Rynias is a hamlet (a small settlement in a rural area) hidden on a glade in a middle of a forest and offering a beautiful panorama of Slovak and Polish Tatras. You can distinguish many famous peaks like Hawrań, Lodowy, Gierlach (the highest Carpathian peak) and the highest summit in Poland – Rysy.
In a central place of the clearing you will find a chapel located in an old house from 19th century. The house, like all houses in Rynias, is made of wood and was built using log construction. Life slows down here, you hardly meet people… the only sound accompanying us was dogs’ barking. Several years ago the well-known Polish actor Michał Żebrowski built house in Rynias, but it seems to be inhabited quite rarely.
It is a perfect place for backcountry skiing, mountain biking or just for a walk: http://geographers-eye.blogspot.com/2013/03/hidden-in-woods-backcountry-trip.html
I felt like a real explorer! Looking through a guidebook I came across an information about a Jewish cemetery in Podwilk in Orava region. Perfect destination for a short trip! Together with Andrzej we decided to find it. Comaparing instructions from a guidebook with a map we finally got it. It wasn't so easy - the cemetery is run down and overgrown with bushes.
Many of the tombstones is covered with ivy and moss what creates an aura of mystery but at the same time leads to destruction of the gravestones. Several years the cemetery was under the restorations - some matzevas were set vertically, garbage was taken away. Nowadays nobody is taking care of the cemetery.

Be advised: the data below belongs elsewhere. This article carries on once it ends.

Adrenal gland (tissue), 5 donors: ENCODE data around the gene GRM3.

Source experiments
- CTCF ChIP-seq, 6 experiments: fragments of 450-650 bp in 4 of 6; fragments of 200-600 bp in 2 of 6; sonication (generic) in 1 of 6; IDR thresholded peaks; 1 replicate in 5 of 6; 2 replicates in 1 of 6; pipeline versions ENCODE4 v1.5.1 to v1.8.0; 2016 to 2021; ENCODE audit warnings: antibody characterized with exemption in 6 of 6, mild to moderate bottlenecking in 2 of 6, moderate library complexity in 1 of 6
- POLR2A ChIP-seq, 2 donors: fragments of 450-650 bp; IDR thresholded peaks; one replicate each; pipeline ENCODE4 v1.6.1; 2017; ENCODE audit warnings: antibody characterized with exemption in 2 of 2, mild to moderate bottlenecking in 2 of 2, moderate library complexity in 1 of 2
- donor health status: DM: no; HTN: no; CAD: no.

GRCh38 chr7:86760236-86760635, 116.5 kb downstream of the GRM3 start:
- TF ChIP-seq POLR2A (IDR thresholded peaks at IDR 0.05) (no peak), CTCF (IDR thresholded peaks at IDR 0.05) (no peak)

The remains of other Jewish cemetery you can find also on Bachledzki Wierch. The cemetery originated in 1931. In 1941-1942 it was destroyed by Nazis. Nowadays there are no matzevas, only contemporary monument dedicated the Holocaust victims.
More about that cemeteries and general directions: http://geographers-eye.blogspot.com/2013/03/jewish-cemeteries-close-to-tatra.html
St. Elizabeth's Church in Trybsz is a part of the Wooden Architecture Route in Małopolska Region (Lesser Poland). It probably arose in 1567 funded by the local peasants or a head of a rural subdivision. The church was built using log construction with the walls, as well as the roof, covered by a wooden shingle.
The most important and characteristic feature of the church is late-baroque polychrome from 1647. It covers walls and ceiling with a paintings presenting biblical and Marian themes. They originated due to reintroduction of the Catholicism in Spiš.
The ceiling is covered with two scenes: the Assumption of the Virgin Mary and the Last Judgement. A background of the first one is the panoramic view of the Pieniny Mountains and of the second one - the Tatra Mountains. This is the first known representation of those mountains in Poland.
More about Trybsz you will find on my blog.
Not only is Antoni's work not for sale, but son, Marcin is also reluctant to part with some of his work. As we reviewed his studio and all the wood sculptures scattered throughout... I went straight to my favorite. . . an angel seated on a chair. Well, that is not for sale. Next I chose a figure...and again, that is a favorite and not for sale. And so it went until I finally pleaded for him to duplicate one of my favorites. He was reluctant to do the same thing twice, warning that no two can ever be exactly the same. I mentioned that I liked the way some of his figures were what we call "pigeon toed" (an expression which they had never heard). The toes turn in toward one another. It was agreed he would try to do one before I left Poland and have me approve it by email... then sending it with the bus driver down the mountain to Krakow. Well, that's how things are done around Zakopane.